February 22, 2016 at 2:52 pm #18262JohnGuest
I am young and new to the federal workforce. My coworkers referred me to your site and to another TSP investing site. The recommendations on both sites are vastly different, confusing me even more. Is one site more geared toward those looking to retire in the near future? Under what circumstances would one want to be 100% G Fund?Why are the approaches so varied? Just trying to understand the rationale behind the advice on each site so I can make the best financial decisions for me. Thanks.February 22, 2016 at 7:03 pm #18263DJGuest
Take some time to read all of Paul’s information on this website. As a new employee to the federal government it is well worth your time to educate yourself about long term financial planning. There are plenty of TSP sites on the web, I have visited most but like what I find here. There are different reasons some sites are currently in G fund, those that are near retirement and those that try and time the market month to month.February 22, 2016 at 9:39 pm #18265KrisGuest
TS Paul takes a long term approach and does not try to time the market for short term 6-12 months.
Other sites, some of which, try to time the market a little better. The ones I have seen that are in G are tring to avoid loses in this correction. If you followed those sites and at the end of December went all G fund then you would have saved 20% on your TSP, a pretty big deal. But these sites are some times correct and some times incorrect. Very hard to time and some times it will work out and some times you will lose money.
TS Paul does a decent job looking at all the data and making an educated guess. But with the market it really is a guess as the market is near impossible to predict. Even TS Paul admitted he should have been in the C fund almost 2 years ago over the S fund.
Do not try to time the market, you will never win only get lucky once in a while. Either invest in a L fund or keep you money in the C and S funds and using sites like this try to move you money into the G and F funds during recessions. They are just not always easy to time.February 22, 2016 at 9:52 pm #18266JohnGuest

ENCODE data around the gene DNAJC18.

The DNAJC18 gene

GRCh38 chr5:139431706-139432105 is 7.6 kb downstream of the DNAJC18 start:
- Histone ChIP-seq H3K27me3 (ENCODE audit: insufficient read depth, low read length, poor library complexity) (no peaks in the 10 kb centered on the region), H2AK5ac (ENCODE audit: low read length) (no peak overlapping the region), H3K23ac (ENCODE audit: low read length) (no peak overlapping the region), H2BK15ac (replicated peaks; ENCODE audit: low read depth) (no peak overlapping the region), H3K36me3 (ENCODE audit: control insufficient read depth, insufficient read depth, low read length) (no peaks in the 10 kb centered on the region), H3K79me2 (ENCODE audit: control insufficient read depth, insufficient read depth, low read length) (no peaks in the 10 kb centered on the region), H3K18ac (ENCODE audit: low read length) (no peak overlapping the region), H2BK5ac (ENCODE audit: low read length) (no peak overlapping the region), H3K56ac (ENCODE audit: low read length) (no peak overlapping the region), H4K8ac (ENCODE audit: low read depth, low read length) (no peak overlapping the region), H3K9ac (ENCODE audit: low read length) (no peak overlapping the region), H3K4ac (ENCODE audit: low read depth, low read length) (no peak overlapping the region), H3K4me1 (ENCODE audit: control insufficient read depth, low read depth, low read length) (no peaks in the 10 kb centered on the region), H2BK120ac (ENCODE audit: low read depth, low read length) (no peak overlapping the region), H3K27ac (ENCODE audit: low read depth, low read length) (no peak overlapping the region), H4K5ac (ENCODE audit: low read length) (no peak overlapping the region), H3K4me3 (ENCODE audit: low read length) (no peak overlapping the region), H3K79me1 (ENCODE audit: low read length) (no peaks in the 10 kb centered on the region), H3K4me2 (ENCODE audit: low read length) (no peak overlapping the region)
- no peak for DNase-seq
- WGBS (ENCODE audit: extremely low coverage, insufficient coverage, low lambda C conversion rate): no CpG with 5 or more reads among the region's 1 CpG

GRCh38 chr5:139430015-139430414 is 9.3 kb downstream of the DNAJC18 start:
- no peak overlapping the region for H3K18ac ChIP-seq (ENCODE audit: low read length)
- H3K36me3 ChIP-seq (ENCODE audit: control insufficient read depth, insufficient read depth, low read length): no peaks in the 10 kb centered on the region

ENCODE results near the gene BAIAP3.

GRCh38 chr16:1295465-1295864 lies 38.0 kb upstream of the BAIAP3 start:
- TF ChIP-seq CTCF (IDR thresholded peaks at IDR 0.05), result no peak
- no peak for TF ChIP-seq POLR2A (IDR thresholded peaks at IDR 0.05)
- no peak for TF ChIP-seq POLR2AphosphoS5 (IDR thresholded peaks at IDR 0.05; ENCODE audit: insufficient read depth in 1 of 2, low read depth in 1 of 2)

Thanks, guys. I am definitely going to read all I can. This is a great resource, especially for new federal employees.February 23, 2016 at 1:15 am #18273TS PaulKeymaster
Don’t worry, John, you can say the names of other TSP sites on this message board.
(Interestingly enough, the only reason the message board on this site exists today is because the folks at TSP Talk wouldn’t approve my membership over there because they were afraid I was going to promote this site on their board. I was actually going to refer people from this site to have discussions on their board rather than going to the trouble of setting up my own, but apparently they were concerned about something other the free exchange of ideas…)
As far as reading other sources of information about investing, I strongly encourage readers to do exactly that. I get information from dozens of sources and am regularly looking for new ones.
For what it is worth, a few of the ways I select new sources of information:
(1) I very seldom read anything on TSP specific websites. The TSP is made up of very broad market indexes which lots of people in the bigger world write about, and I generally find more sophisticated, thoughtful analysis from sources who are looking at the markets and economy from that broader perspective. The world’s brightest economists and financial minds are not spending their days focused on the Thrift Savings Plan. (I know my place in the world – I am not having any original thoughts or breaking new ground on here. I am just explaining how what some of the really smart folks out there are saying translates to investing in the TSP.) That all sounds very snarky, and I don’t mean to belittle some extremely clever people out there who write very helpful things which are specific to the TSP.
(2) I don’t pay for anything these days except for the Wall Street Journal. There is more good, free information out there than I have time to read, so I don’t feel the need to pay for someone’s opinions.
(3) I run screaming away from anyone who makes investment decisions based on their “gut.”
(4) If I read the work of someone who purports to forecast what the market will do in the short term (the next couple of months), I do so with a wrinkled nose and through tightly squinted, cynical eyes. Because if they could really do that with any regularity, they would be billionaires and would be too busy having their cats cloned in various colors to be interacting with the likes of us.
Good luck out there.
The TSP Allocation Guide www.TSPallocation.com
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